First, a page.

One of my favorite holidays is Thanksgiving. It is a time to reconnect with family, to consider blessings, and … eat!! I’ve wrapped up some Thanksgiving meal favorites into this month’s fiber and yarn…..golden brown roast turkey, creamy mashed potatoes with a drizzle of gravy, rich green beans, jeweled red cranberry sauce, and of course, some dessert….rich pumpkin pie, plus some chocolate mousse (or black coffee!).
The fiber is Targhee, which is a sheep breed developed here in America….and this wool was grown and processed in the USA. Targhee is great for lots of projects. It has the softness of merino, but a bit more length and crimp. It spins beautifully both in worsted and woolen styles. Spin as is for long color runs, or strip it down to make the colors shorter and mix it up. (Mom, my food is touching!!!)
Our yarn is also an American product. I’ve been so glad to watch over the past 10 years as the wool industry is slowly coming back to the United States. This version of Tiger Twist is made from Merino that was grown in the US, and superwash processed here, too! (Did you know all wool had to be shipped overseas for superwashing until just a few years ago?)
I used a short repeat on this yarn, hand painting each skein (whew!). Just for kicks and giggles, I did a little bit of swatching of the yarn to show you why I don’t usually make swatches of variegated yarn to show you!!
At the bottom, I started with 72 stitches and a loose tension, and the yarn makes a stripey spiral. Then I tightened the tension, and the yarn suddenly made larger pools…..or puddles. In the middle of the pooling section, I reduced the stitches to 64, but put the tension back to the original. The puddling continued….but changed direction! I again tightened the tension, and the yarn went back to making striping spirals….but in the other direction from the original. This was all done on my knitting machine, so you can imagine the further variation that can be added by small human changes in tension from row to row or session to session.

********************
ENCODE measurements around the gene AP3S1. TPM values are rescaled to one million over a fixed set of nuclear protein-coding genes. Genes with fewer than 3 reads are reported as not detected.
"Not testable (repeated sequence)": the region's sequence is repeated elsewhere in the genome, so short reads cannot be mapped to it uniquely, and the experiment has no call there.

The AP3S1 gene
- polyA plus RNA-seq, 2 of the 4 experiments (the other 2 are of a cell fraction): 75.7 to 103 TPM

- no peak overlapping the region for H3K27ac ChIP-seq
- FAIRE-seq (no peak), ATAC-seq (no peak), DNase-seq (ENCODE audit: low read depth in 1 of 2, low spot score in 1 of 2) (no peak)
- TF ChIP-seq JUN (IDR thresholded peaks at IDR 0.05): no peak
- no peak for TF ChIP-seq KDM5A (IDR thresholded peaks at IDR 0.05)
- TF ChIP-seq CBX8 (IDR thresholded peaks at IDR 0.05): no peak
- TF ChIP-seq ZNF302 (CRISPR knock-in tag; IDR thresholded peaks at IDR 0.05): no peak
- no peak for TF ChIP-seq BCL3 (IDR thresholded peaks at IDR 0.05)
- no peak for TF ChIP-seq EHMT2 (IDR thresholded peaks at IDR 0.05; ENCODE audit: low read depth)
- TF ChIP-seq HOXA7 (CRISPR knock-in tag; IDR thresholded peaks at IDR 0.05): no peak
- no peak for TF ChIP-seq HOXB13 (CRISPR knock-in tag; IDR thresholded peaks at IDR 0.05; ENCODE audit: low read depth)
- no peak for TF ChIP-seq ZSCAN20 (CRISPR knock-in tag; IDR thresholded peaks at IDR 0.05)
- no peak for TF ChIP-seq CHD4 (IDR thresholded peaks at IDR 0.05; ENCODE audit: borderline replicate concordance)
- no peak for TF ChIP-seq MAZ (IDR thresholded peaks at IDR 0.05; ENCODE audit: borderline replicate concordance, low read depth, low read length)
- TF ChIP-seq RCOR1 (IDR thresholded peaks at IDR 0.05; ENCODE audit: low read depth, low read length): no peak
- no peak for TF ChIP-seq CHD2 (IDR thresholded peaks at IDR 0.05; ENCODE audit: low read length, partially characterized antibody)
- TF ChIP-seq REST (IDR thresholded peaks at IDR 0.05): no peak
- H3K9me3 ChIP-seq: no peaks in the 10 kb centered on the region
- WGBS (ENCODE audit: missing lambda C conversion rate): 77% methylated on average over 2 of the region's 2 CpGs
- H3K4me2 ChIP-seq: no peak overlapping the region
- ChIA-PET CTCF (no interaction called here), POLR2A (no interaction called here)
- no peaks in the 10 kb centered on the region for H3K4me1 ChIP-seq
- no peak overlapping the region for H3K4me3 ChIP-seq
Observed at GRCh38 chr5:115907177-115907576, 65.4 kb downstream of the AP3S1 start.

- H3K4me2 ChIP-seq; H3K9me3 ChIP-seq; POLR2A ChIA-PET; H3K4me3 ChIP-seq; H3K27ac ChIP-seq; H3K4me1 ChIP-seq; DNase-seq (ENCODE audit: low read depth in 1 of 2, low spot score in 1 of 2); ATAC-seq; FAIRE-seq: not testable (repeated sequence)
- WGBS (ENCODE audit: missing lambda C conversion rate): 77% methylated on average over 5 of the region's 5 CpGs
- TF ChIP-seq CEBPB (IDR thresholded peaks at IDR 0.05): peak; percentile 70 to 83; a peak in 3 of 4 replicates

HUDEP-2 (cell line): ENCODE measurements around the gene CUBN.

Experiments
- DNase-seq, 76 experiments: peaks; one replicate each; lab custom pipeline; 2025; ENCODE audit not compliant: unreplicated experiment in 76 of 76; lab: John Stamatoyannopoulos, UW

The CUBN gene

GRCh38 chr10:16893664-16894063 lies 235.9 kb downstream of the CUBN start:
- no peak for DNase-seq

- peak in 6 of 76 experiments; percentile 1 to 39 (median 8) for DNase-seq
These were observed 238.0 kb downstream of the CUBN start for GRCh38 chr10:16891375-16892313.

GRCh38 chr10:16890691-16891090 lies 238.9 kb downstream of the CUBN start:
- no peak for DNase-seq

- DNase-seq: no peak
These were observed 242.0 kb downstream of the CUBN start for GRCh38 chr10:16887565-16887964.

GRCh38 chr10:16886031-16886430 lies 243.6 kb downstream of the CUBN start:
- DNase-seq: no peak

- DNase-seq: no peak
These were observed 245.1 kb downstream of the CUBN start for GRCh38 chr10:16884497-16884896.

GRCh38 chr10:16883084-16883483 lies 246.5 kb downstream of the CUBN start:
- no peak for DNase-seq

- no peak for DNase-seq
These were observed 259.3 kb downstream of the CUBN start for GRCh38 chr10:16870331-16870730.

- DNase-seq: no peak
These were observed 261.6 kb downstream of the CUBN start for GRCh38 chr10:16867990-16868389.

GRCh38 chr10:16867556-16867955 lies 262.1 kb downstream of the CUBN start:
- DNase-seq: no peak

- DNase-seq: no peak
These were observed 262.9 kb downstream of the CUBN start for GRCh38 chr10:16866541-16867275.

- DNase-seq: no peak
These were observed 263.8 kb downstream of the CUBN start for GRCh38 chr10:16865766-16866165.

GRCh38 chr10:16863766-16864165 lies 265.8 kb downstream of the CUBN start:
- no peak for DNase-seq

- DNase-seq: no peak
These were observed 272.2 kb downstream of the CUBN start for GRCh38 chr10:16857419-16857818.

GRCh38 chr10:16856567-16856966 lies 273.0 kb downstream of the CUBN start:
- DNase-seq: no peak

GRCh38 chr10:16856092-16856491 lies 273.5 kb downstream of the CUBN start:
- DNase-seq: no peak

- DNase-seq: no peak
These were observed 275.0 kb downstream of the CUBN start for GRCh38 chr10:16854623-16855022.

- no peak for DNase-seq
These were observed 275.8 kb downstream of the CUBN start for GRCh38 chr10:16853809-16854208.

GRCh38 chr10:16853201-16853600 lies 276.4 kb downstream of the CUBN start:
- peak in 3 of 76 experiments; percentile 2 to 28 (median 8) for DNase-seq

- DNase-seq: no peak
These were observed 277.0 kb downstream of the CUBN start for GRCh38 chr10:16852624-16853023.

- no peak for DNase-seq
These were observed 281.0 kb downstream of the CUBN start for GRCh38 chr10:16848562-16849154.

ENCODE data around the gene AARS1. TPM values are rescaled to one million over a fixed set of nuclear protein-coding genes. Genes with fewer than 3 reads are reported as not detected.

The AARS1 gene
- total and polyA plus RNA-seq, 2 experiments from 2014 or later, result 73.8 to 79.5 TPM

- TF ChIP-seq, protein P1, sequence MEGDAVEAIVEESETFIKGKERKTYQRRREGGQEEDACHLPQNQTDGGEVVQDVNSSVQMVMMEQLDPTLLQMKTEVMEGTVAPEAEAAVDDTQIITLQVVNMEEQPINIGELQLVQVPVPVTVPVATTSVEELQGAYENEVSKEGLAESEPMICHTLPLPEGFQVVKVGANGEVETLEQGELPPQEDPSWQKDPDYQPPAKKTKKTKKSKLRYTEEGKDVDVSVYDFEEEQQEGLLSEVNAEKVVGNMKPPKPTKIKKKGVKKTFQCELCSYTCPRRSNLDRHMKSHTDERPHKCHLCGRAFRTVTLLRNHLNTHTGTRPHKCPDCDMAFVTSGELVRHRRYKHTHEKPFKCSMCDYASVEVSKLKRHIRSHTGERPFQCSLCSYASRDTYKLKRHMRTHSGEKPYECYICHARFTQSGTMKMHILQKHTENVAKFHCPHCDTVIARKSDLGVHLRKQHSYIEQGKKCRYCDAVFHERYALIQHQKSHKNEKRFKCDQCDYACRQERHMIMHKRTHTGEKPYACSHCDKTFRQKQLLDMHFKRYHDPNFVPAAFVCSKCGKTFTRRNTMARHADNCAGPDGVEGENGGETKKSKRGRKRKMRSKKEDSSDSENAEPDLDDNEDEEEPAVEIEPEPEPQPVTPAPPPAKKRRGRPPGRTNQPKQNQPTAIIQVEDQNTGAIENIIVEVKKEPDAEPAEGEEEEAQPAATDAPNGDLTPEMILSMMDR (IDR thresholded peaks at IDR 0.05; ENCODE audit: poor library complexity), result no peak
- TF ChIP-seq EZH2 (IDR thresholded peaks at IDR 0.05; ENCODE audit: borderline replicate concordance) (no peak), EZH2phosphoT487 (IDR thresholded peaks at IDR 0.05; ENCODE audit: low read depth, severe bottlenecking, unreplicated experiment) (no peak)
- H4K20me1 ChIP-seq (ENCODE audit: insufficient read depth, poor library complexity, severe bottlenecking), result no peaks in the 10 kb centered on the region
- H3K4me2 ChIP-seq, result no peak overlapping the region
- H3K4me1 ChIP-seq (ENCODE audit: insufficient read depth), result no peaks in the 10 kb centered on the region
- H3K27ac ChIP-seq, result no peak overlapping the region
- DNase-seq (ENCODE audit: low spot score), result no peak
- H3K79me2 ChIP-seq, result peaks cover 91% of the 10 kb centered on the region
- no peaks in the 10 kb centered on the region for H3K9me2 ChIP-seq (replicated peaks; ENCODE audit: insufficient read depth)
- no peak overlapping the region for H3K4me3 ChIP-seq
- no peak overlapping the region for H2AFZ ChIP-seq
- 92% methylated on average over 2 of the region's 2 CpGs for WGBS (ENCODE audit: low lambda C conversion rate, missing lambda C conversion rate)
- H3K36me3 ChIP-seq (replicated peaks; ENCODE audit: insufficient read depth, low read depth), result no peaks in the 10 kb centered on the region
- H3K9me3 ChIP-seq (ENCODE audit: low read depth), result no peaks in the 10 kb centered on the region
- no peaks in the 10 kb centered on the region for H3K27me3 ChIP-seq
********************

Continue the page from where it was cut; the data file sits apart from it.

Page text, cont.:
So, that is why I don’t post pictures of swatches for variegated yarn. What will happen on your project is dependent on stitch count, needle size, and your tension. These are all things you can control if you don’t care for the way the colors are pooling.
That’s it for November Club. I’m looking ahead to December now. I have one sock club opening at this time (I’m dyeing early so I can enjoy Christmas with my family), but you can look for more openings for yarn (and possibly fiber) in the New Year.